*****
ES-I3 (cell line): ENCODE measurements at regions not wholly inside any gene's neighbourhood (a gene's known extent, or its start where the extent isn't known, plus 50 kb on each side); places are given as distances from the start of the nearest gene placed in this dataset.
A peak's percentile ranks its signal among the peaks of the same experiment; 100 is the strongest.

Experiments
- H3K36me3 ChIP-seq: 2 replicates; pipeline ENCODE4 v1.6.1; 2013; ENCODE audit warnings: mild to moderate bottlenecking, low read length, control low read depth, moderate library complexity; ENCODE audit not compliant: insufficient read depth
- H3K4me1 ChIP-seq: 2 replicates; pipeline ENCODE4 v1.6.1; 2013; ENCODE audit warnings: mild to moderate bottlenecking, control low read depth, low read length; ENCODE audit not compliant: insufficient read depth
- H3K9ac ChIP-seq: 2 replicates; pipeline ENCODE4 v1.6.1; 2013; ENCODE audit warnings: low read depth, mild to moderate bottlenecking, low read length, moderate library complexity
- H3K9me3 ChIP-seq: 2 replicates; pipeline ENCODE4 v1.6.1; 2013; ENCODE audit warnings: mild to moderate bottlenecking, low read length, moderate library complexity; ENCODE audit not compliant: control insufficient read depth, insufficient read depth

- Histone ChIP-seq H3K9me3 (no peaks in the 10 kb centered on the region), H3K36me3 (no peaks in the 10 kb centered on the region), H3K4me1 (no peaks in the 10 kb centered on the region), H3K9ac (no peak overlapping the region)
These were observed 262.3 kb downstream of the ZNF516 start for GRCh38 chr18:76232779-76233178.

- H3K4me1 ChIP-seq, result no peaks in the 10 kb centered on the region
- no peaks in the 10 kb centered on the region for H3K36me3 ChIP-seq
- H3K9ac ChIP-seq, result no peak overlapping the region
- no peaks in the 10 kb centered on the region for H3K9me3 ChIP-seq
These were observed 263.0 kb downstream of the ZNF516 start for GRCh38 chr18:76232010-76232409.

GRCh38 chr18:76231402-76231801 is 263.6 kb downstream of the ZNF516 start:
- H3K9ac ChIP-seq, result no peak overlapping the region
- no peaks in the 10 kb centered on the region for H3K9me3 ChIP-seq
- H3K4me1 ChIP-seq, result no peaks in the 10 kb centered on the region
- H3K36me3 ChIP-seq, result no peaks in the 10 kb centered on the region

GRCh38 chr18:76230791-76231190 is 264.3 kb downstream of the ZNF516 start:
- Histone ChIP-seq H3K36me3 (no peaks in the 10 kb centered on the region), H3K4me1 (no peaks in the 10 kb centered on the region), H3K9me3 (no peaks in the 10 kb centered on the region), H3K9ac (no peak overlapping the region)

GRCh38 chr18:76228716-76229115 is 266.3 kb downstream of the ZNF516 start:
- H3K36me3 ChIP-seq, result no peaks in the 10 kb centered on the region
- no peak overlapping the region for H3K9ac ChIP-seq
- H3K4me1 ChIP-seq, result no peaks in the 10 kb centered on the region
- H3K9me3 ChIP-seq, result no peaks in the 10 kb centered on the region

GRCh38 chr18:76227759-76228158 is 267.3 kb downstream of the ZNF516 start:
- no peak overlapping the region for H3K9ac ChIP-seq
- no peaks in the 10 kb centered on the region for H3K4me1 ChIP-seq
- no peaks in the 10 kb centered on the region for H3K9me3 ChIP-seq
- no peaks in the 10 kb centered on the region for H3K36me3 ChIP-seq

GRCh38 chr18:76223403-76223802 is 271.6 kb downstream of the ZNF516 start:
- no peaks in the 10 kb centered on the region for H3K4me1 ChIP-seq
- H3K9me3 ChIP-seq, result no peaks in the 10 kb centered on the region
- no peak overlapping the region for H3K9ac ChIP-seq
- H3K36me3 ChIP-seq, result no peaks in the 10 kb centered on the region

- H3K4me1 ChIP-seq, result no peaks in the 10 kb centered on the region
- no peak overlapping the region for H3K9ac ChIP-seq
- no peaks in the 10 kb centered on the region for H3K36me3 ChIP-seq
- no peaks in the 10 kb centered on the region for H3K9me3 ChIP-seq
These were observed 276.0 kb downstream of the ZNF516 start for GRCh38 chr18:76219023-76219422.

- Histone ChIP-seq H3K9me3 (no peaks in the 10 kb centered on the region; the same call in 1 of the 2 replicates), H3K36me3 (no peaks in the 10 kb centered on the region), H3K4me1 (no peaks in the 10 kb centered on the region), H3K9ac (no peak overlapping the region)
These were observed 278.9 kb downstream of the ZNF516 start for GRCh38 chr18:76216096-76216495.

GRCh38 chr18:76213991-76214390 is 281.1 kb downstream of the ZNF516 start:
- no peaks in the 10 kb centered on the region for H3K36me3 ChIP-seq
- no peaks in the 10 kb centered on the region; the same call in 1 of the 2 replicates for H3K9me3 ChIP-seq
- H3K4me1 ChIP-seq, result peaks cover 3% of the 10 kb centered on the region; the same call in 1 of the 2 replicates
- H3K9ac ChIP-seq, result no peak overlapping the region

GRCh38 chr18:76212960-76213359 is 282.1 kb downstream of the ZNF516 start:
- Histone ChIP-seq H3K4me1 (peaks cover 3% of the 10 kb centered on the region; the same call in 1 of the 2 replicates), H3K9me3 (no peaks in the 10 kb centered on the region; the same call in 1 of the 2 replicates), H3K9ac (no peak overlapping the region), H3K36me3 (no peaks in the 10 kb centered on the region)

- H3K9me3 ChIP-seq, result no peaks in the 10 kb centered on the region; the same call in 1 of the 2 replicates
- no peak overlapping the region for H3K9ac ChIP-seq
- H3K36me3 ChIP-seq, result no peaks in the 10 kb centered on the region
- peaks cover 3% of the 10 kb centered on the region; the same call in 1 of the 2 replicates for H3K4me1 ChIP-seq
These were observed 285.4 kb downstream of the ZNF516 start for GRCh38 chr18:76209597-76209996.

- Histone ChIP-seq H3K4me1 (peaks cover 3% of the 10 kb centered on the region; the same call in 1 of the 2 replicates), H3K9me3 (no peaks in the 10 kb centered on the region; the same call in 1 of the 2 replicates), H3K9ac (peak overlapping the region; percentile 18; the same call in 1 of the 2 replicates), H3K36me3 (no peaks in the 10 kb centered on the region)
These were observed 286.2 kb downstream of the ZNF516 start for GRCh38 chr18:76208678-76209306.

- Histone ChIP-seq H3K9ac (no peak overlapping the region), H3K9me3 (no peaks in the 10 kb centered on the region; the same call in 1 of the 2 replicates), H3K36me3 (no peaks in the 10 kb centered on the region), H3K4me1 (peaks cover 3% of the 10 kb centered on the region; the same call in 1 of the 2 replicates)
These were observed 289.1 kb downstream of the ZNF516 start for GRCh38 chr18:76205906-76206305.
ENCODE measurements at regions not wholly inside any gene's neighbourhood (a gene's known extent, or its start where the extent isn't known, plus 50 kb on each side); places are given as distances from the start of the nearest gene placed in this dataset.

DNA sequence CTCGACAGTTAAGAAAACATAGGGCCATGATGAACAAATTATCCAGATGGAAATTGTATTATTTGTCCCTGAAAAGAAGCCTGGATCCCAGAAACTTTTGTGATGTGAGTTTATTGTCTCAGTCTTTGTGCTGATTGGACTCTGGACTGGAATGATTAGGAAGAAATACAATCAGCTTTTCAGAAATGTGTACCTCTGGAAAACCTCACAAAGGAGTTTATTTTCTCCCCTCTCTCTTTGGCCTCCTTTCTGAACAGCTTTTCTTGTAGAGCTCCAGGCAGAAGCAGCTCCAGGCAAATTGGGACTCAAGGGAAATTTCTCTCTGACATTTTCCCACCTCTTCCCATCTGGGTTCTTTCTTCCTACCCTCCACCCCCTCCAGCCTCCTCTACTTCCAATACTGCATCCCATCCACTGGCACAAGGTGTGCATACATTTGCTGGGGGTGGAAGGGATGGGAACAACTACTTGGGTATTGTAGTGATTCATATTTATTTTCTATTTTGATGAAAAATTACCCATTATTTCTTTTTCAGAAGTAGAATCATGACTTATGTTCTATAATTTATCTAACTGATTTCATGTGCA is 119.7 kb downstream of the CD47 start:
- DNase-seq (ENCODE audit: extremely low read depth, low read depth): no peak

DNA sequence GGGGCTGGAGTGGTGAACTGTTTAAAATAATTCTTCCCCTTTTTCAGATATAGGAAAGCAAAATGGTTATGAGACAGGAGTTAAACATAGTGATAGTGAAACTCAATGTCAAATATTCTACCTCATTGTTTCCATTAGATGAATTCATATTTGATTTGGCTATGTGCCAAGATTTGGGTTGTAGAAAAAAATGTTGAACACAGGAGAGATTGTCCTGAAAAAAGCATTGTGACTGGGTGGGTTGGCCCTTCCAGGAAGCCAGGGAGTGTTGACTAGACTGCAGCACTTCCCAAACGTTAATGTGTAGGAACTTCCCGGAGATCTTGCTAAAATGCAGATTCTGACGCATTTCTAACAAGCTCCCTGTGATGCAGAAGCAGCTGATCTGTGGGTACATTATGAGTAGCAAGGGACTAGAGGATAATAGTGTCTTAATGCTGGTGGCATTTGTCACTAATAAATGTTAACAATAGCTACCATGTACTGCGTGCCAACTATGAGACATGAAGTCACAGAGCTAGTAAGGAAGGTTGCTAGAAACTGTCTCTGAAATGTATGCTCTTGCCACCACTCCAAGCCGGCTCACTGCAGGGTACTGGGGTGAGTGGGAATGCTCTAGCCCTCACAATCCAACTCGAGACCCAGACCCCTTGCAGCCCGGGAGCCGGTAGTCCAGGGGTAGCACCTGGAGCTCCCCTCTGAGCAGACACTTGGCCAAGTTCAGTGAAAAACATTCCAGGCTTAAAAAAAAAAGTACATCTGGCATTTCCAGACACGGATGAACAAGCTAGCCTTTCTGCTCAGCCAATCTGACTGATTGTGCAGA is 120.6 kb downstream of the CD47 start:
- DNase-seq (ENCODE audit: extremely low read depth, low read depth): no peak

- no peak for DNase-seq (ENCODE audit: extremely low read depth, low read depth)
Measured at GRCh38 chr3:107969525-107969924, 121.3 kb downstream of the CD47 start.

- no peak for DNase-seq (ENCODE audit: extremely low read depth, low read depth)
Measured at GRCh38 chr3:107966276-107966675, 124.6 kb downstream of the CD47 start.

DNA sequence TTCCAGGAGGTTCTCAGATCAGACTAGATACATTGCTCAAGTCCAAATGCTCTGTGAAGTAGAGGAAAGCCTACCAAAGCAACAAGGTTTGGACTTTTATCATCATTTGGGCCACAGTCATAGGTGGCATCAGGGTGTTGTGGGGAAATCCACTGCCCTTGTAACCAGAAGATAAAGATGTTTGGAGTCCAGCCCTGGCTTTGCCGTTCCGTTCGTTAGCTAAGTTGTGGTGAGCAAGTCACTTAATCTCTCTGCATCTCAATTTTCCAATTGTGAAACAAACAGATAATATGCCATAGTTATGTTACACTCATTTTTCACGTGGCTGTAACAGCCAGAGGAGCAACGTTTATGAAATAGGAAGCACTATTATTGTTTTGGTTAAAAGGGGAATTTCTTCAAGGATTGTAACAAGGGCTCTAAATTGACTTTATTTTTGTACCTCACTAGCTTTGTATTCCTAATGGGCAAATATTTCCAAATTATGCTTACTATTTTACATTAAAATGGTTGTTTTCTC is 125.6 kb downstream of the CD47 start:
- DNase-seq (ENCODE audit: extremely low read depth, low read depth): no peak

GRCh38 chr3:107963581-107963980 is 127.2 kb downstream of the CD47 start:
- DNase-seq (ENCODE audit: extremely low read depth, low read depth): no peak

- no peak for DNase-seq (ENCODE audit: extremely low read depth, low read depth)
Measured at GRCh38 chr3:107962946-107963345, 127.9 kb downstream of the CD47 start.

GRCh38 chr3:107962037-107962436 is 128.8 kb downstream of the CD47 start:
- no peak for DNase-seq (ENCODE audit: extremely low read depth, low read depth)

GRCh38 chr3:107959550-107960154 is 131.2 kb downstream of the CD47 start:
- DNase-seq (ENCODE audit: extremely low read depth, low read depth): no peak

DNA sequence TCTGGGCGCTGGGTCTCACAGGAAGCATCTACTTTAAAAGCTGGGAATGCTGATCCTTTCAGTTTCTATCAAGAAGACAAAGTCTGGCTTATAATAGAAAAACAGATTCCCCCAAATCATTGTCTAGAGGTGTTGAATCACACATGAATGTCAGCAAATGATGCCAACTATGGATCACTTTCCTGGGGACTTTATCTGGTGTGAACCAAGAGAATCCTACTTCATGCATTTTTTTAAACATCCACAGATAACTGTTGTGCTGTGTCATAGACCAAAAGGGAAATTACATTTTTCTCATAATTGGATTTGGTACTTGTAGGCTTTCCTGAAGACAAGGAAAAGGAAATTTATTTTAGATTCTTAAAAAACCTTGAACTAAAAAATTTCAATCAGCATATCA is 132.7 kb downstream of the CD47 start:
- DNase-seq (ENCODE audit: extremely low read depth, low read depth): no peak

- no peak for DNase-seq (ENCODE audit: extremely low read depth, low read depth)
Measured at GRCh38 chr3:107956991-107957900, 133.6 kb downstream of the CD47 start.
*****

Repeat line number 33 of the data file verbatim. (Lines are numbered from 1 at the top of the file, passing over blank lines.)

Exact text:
- no peaks in the 10 kb centered on the region for H3K4me1 ChIP-seq